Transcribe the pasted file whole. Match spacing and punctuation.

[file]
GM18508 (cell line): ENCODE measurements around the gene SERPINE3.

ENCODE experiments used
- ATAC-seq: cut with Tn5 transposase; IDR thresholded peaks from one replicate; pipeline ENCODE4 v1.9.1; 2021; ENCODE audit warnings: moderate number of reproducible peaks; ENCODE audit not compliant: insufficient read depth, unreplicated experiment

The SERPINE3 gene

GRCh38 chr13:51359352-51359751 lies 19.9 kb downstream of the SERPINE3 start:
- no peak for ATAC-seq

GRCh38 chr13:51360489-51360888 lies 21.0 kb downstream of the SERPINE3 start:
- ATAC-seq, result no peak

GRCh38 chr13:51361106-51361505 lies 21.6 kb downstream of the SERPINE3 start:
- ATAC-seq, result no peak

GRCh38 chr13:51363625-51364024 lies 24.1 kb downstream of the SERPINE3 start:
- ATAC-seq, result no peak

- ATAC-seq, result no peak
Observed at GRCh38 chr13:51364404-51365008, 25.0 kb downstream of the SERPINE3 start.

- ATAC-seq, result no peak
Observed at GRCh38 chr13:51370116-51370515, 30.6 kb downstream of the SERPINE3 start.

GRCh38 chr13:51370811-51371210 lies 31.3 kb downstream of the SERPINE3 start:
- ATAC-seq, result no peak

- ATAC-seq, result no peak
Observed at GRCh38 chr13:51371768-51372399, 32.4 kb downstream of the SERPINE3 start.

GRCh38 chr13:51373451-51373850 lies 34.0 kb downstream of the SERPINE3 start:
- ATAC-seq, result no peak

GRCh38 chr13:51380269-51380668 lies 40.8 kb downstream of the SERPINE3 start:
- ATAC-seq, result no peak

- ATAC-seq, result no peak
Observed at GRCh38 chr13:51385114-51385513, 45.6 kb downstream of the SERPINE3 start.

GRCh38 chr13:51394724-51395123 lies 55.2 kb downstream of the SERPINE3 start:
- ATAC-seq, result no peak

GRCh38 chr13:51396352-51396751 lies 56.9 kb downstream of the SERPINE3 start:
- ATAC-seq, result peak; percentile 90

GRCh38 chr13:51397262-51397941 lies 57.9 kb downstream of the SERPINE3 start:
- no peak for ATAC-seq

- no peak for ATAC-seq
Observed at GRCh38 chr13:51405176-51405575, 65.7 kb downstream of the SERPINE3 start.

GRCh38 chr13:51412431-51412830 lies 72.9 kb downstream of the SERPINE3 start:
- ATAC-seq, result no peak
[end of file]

GM18508 (cell line): ENCODE measurements around the gene SERPINE3.

ENCODE experiments used
- ATAC-seq: cut with Tn5 transposase; IDR thresholded peaks from one replicate; pipeline ENCODE4 v1.9.1; 2021; ENCODE audit warnings: moderate number of reproducible peaks; ENCODE audit not compliant: insufficient read depth, unreplicated experiment

The SERPINE3 gene

GRCh38 chr13:51359352-51359751 lies 19.9 kb downstream of the SERPINE3 start:
- no peak for ATAC-seq

GRCh38 chr13:51360489-51360888 lies 21.0 kb downstream of the SERPINE3 start:
- ATAC-seq, result no peak

GRCh38 chr13:51361106-51361505 lies 21.6 kb downstream of the SERPINE3 start:
- ATAC-seq, result no peak

GRCh38 chr13:51363625-51364024 lies 24.1 kb downstream of the SERPINE3 start:
- ATAC-seq, result no peak

- ATAC-seq, result no peak
Observed at GRCh38 chr13:51364404-51365008, 25.0 kb downstream of the SERPINE3 start.

- ATAC-seq, result no peak
Observed at GRCh38 chr13:51370116-51370515, 30.6 kb downstream of the SERPINE3 start.

GRCh38 chr13:51370811-51371210 lies 31.3 kb downstream of the SERPINE3 start:
- ATAC-seq, result no peak

- ATAC-seq, result no peak
Observed at GRCh38 chr13:51371768-51372399, 32.4 kb downstream of the SERPINE3 start.

GRCh38 chr13:51373451-51373850 lies 34.0 kb downstream of the SERPINE3 start:
- ATAC-seq, result no peak

GRCh38 chr13:51380269-51380668 lies 40.8 kb downstream of the SERPINE3 start:
- ATAC-seq, result no peak

- ATAC-seq, result no peak
Observed at GRCh38 chr13:51385114-51385513, 45.6 kb downstream of the SERPINE3 start.

GRCh38 chr13:51394724-51395123 lies 55.2 kb downstream of the SERPINE3 start:
- ATAC-seq, result no peak

GRCh38 chr13:51396352-51396751 lies 56.9 kb downstream of the SERPINE3 start:
- ATAC-seq, result peak; percentile 90

GRCh38 chr13:51397262-51397941 lies 57.9 kb downstream of the SERPINE3 start:
- no peak for ATAC-seq

- no peak for ATAC-seq
Observed at GRCh38 chr13:51405176-51405575, 65.7 kb downstream of the SERPINE3 start.

GRCh38 chr13:51412431-51412830 lies 72.9 kb downstream of the SERPINE3 start:
- ATAC-seq, result no peak